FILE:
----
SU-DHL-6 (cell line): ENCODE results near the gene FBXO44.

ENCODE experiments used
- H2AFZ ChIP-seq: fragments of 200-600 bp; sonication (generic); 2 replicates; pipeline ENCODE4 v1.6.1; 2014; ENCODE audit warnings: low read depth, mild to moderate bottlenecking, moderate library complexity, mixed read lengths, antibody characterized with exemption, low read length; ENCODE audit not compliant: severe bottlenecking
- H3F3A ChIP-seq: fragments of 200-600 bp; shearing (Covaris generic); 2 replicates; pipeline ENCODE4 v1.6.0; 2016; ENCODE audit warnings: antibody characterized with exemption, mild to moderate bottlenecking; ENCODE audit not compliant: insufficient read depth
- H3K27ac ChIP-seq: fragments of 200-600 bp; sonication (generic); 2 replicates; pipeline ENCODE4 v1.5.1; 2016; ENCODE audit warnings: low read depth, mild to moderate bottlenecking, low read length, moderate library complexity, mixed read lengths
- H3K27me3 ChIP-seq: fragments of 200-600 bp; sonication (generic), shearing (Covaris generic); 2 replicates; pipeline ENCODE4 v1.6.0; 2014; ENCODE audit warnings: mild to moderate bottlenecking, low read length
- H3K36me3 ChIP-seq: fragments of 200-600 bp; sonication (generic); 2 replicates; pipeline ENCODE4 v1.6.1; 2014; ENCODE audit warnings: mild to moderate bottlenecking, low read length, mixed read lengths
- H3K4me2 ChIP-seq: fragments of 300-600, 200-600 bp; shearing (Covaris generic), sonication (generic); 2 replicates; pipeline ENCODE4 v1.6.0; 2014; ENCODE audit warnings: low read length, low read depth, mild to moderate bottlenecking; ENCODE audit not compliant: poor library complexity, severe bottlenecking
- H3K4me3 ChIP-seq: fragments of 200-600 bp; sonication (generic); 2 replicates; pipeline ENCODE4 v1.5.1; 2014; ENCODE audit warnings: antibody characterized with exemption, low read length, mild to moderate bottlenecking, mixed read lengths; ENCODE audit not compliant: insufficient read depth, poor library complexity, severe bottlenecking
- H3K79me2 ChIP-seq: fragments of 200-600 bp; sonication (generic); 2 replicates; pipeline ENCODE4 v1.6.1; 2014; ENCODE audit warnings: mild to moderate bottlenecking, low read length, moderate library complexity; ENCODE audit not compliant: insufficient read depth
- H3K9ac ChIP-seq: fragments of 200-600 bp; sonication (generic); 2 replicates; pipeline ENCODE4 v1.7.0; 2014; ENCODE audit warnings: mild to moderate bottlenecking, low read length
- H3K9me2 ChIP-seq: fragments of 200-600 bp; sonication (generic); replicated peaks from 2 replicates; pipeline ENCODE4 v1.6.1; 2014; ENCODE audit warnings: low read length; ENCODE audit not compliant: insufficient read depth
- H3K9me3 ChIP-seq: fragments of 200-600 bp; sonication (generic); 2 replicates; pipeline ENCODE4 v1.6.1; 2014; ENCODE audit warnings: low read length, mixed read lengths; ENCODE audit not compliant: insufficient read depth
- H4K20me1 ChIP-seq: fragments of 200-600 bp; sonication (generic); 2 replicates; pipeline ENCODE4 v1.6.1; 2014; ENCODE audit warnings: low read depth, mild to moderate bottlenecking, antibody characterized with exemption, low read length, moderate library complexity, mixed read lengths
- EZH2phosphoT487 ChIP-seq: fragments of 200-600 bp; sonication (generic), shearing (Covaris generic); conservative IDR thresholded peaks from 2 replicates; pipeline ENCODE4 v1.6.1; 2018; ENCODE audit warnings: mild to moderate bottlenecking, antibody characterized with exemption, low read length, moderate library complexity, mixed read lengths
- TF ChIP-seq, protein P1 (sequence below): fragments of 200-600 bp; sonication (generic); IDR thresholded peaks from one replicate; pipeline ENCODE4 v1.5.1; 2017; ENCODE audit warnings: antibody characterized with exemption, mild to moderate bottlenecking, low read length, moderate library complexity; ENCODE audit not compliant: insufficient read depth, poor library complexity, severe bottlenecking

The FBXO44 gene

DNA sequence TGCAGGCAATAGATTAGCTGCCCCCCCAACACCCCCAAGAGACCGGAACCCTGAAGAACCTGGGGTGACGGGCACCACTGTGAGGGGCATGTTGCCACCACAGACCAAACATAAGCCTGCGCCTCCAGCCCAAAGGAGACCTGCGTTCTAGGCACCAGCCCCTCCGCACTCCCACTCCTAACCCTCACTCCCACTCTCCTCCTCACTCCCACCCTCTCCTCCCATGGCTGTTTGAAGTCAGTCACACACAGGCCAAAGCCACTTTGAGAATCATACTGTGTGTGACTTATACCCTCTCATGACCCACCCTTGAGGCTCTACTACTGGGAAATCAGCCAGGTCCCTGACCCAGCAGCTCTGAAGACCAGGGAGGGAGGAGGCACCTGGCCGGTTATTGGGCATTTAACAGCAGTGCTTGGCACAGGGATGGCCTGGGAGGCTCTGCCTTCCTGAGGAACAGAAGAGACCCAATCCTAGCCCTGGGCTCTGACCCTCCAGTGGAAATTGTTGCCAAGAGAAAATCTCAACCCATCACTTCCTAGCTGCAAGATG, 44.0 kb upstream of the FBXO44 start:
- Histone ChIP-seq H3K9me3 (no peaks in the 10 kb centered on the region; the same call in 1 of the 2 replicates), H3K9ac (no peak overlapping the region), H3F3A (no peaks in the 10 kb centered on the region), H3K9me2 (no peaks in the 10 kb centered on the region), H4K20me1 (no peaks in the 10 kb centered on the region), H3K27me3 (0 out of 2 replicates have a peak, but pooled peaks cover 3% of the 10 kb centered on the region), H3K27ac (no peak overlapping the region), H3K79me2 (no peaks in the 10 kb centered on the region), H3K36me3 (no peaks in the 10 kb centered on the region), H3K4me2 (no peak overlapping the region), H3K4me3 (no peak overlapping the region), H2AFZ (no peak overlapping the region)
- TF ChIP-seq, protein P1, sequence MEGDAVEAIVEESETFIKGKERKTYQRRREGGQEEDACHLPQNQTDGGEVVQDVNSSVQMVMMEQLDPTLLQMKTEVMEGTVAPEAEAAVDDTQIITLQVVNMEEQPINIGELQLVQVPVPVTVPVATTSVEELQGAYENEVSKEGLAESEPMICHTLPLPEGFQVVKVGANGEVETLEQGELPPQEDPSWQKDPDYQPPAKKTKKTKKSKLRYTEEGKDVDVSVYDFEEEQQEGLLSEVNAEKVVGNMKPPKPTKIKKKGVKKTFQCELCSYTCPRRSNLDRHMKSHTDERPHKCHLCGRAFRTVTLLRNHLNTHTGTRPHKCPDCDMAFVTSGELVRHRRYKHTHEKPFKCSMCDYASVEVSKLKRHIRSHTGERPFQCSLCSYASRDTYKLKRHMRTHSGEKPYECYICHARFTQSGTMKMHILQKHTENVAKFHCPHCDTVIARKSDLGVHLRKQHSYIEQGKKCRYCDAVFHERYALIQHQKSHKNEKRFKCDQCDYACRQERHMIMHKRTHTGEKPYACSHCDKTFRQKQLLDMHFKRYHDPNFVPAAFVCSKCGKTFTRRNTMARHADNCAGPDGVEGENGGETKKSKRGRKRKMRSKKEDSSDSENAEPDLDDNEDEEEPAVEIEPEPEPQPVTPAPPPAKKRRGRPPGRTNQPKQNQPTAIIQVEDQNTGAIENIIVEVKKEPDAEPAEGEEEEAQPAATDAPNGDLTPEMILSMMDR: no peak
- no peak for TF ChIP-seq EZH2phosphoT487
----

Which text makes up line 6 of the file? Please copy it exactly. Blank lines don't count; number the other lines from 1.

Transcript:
- H3K27me3 ChIP-seq: fragments of 200-600 bp; sonication (generic), shearing (Covaris generic); 2 replicates; pipeline ENCODE4 v1.6.0; 2014; ENCODE audit warnings: mild to moderate bottlenecking, low read length